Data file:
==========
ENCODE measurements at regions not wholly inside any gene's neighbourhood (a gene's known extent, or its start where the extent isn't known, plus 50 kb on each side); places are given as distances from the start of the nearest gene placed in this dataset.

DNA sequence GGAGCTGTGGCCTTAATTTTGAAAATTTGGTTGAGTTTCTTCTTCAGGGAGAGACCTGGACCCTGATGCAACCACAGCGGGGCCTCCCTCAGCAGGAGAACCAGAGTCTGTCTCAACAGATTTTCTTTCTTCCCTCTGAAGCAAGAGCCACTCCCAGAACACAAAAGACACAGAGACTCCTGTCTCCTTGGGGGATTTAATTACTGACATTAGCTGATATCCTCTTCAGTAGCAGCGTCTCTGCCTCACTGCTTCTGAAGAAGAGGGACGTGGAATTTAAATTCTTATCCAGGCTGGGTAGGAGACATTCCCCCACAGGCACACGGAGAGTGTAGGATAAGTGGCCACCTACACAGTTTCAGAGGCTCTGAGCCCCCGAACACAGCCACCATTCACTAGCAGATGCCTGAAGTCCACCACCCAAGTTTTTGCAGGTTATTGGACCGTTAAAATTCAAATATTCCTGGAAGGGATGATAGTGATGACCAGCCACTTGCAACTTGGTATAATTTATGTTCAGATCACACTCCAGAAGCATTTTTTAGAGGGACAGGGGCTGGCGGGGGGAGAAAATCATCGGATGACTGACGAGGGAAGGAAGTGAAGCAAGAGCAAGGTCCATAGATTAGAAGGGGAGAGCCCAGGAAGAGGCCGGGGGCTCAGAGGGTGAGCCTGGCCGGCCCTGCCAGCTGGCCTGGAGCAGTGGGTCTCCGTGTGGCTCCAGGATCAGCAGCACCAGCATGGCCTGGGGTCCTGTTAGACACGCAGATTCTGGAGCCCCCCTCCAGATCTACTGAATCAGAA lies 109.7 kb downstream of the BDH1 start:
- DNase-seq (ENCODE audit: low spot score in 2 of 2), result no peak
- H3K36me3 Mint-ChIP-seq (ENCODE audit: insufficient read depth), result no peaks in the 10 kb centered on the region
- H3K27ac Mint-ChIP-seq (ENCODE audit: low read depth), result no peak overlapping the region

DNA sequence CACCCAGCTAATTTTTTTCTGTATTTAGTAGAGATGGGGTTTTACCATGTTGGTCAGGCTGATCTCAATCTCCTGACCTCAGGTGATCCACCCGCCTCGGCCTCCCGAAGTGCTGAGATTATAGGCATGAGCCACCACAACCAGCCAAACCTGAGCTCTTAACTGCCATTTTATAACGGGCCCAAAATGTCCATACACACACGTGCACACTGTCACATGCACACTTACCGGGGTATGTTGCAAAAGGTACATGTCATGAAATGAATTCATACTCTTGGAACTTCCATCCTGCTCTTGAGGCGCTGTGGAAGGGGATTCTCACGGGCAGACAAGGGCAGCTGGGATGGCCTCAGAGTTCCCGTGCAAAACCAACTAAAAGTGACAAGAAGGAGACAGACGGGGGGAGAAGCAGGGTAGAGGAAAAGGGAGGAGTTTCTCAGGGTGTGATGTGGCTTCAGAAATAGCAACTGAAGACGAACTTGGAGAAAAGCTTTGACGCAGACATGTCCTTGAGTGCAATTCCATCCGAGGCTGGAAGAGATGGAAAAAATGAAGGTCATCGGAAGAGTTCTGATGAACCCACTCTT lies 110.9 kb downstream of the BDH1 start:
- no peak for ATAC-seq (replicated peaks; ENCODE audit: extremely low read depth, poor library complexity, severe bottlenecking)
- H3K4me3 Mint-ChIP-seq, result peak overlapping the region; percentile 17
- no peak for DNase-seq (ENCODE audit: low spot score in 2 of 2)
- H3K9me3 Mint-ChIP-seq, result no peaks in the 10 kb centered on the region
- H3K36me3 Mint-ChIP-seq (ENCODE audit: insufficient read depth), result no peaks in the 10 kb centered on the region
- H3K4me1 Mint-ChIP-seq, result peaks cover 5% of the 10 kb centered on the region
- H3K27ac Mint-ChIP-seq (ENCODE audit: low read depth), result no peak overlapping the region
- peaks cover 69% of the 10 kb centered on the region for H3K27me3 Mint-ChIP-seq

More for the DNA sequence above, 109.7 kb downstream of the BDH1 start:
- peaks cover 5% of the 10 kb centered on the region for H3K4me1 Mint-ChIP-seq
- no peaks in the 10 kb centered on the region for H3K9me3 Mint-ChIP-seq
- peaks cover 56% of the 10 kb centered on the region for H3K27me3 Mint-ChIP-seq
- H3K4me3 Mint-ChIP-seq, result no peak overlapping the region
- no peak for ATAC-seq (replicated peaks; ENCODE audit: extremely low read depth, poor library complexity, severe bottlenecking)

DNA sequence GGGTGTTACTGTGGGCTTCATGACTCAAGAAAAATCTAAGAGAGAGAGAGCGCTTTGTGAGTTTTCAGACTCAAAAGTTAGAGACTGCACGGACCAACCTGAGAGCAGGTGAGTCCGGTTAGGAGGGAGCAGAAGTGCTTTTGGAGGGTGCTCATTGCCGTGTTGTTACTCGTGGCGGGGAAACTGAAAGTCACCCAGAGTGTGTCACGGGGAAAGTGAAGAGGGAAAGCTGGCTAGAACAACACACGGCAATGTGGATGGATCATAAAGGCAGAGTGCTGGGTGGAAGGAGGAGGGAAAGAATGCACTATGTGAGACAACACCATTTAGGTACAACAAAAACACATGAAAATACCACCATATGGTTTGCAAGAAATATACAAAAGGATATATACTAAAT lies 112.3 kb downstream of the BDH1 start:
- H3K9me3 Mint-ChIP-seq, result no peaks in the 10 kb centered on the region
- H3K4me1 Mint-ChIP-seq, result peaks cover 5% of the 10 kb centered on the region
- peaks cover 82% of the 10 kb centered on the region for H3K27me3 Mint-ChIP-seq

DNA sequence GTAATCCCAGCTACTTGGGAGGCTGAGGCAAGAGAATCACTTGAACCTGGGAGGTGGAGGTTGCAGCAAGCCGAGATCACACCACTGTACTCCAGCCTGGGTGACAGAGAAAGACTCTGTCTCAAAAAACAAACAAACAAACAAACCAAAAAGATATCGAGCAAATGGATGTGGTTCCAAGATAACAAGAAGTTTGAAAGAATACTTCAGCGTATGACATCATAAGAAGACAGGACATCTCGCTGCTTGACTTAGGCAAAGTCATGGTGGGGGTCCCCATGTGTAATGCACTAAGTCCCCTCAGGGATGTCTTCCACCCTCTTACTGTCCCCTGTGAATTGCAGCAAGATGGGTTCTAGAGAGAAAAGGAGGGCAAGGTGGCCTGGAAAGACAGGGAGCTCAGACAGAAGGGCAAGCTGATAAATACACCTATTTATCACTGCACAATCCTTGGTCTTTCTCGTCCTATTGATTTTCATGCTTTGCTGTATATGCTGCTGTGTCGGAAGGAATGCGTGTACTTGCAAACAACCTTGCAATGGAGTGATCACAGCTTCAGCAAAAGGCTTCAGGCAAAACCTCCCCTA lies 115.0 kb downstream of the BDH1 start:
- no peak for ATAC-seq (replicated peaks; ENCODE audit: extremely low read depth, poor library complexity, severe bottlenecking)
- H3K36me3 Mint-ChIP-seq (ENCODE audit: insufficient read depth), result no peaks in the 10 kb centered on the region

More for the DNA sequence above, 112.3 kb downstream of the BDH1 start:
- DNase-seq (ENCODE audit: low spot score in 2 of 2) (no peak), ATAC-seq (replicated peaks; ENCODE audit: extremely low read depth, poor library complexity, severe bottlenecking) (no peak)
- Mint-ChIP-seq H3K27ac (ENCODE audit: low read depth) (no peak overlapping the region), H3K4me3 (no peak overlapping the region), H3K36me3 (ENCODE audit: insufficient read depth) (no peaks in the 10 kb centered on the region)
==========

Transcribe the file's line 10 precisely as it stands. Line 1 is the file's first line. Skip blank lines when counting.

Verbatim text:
- H3K9me3 Mint-ChIP-seq, result no peaks in the 10 kb centered on the region